Clinical History: A 78 year-old male complains of a distal thigh mass for six months. MRI of the distal thigh was performed. Corresponding (1a) sagittal fat-suppressed proton density (PD FS) and (1b) T1-weighted images are presented. What are the findings? What is your diagnosis?
Villous lipomatous proliferation of the synovial membrane (lipoma arborescens).
Lipoma arborescens is a “lipoma-like” benign villous proliferation of synovium with replacement of the subsynovial connective tissue by mature fat cells. It is not a neoplasm, but rather thought to be a nonspecific reactive response to chronic synovial irritation, whether from mechanical or inflammatory insults. Other terms that have been used in the literature include diffuse lipoma of the joint, diffuse synovial lipoma, diffuse articular lipomatosis, fatty infiltration of the synovial membrane, or villous lipomatous proliferation of the synovial membrane. The latter two emphasize the non-neoplastic nature of this lesion.
The condition is frequently described as rare, but imaging diagnosis was very difficult prior to the advent of MRI2. It turns out that mild subsynovial fatty infiltration is not uncommon, although more extensive lesions which acquire the term lipoma arborescens are less common. Patients are typically in the 5th – 7th decades, but lipoma arborescens also occurs in young patients with chronic arthritis. One report described men affected more often than women7, but a more extensive series showed no significant gender predilection11.
Lipoma arborescens is nearly always associated with underlying degenerative joint disease, chronic rheumatoid arthritis2,10, or prior trauma. An effusion is typically present, and can be produced by the lesion or from the underlying arthritis2. Rare cases of a primary lesion without an underlying chronic articular process have been reported. Some authors have proposed two separate categories of lipoma arborescens, an idiopathic “primary” type occurring in younger patients, and a much more common “secondary” type most often seen in elderly patients11. Lipoma arborescens is unilateral in most cases11 but bilateral lesions may be found in patients with underlying bilateral chronic arthropathy.
The name lipoma arborescens reflects its gross appearance, that of a fatty mass with a branching villous growth pattern. Microscopically, there is synovial hyperplasia with scattered chronic inflammatory cells and abundant deposition of mature adipocytes in the subsynovial tissue5. The adipocytes are accompanied by nutrient blood vessels and are covered by several layers of synovial cells. Synovium responds to irritation by increased capillary blood flow, influx of inflammatory cells, and synovial proliferation. As this becomes chronic, fat cells may also infiltrate the subsynovial tissue.
MRI demonstrates frond-like areas projecting inward from the synovium with signal equal to fat on all imaging sequences. If intravenous Gadolinium contrast is administered, enhancement can be seen of the chronically inflamed overlying synovium, but no enhancement is seen in the underlying fat. The fatty proliferation may be of such degree that it forms a mass, but mild cases with a pattern of diffuse villous proliferation are much more common. Villi may be small and feathery in appearance or they may be more bulky fatty lobules. Osseous erosions have been reported secondary to lipoma arborescens8, although when present they are more often due to underlying arthritis.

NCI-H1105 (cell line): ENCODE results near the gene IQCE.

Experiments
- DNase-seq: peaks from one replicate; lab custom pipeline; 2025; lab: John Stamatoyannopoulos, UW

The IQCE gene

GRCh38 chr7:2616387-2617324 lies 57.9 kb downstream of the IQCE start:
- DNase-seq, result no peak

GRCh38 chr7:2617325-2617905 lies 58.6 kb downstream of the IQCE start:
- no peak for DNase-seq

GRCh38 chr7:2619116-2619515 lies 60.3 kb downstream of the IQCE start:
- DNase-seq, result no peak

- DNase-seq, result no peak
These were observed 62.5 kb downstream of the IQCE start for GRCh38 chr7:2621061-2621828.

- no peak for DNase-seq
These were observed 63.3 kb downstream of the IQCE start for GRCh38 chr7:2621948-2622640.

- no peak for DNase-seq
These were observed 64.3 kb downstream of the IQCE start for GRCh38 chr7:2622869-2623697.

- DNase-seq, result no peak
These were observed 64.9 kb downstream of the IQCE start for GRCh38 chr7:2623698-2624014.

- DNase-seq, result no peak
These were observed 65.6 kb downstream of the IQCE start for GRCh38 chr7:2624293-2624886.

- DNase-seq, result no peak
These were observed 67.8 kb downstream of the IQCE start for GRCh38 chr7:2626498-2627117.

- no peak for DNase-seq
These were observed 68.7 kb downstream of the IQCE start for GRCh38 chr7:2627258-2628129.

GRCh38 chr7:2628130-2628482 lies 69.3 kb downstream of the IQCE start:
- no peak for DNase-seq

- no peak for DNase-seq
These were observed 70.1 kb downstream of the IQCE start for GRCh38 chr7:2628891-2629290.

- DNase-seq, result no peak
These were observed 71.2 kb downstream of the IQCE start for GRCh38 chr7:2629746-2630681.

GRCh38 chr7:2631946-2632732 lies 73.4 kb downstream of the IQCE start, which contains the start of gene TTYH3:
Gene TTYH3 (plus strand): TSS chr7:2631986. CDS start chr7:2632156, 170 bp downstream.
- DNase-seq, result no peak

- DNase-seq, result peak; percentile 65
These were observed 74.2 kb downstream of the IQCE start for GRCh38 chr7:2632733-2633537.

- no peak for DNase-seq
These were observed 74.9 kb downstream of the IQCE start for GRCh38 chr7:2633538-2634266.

Differential diagnosis on MRI
Lipoma arborescens has characteristic features that usually make it a straightforward MRI diagnosis. However, other entities occurring as filling defects in the suprapatellar recess may cause confusion.
Small filling defects outlined by effusion in the suprapatellar bursa are most obvious on sequences where fluid is bright (such as T2-weighted or fat-suppressed proton-density imaging sequences). Correlation with T1-weighted images allows us to better assess the nature of this tissue. Findings which remain isointense to fat on all imaging sequences are reliably confirmed as fat. If in addition a sclerotic peripheral rim is present, the appearance is typical for osseous loose bodies.
If signal is intermediate on T1-weighted images, the tissue may be hyaline cartilage, such as from synovial chondromatosis. In this condition, multiple nodules of hyaline cartilage form in subsynovial connective tissue. The small lobules of hyaline cartilage may calcify centrally, forming areas with numerous punctate foci of very low signal. The cartilage is distributed throughout the joint, within the suprapatellar recess as well as low anterior and posterior locations, including within Baker’s cysts. Osseous erosions are often present.
Intermediate signal intensity can also be seen with fibrinous tissue, such as “rice bodies” which may accompany rheumatoid arthritis. These are typically very small in size and numerous. Dependent positioning reflects that they are free in the joint rather than fixed to the synovium.
Very low signal on all imaging sequences may indicate the presence of calcium. Numerous small foci of calcification are often seen in synovial chondromatosis.
Low to intermediate signal intensity on T1-weighted images and low signal intensity on T2-weighted or gradient echo sequences is more often seen with hemosiderin deposition. Variable quantities of hemosiderin are deposited heterogeneously in larger areas in pigmented villonodular synovitis (PVNS) or hemosiderotic synovitis (such as from trauma or hemophilia). Hemosiderin deposition can also often be found in rheumatoid arthritis.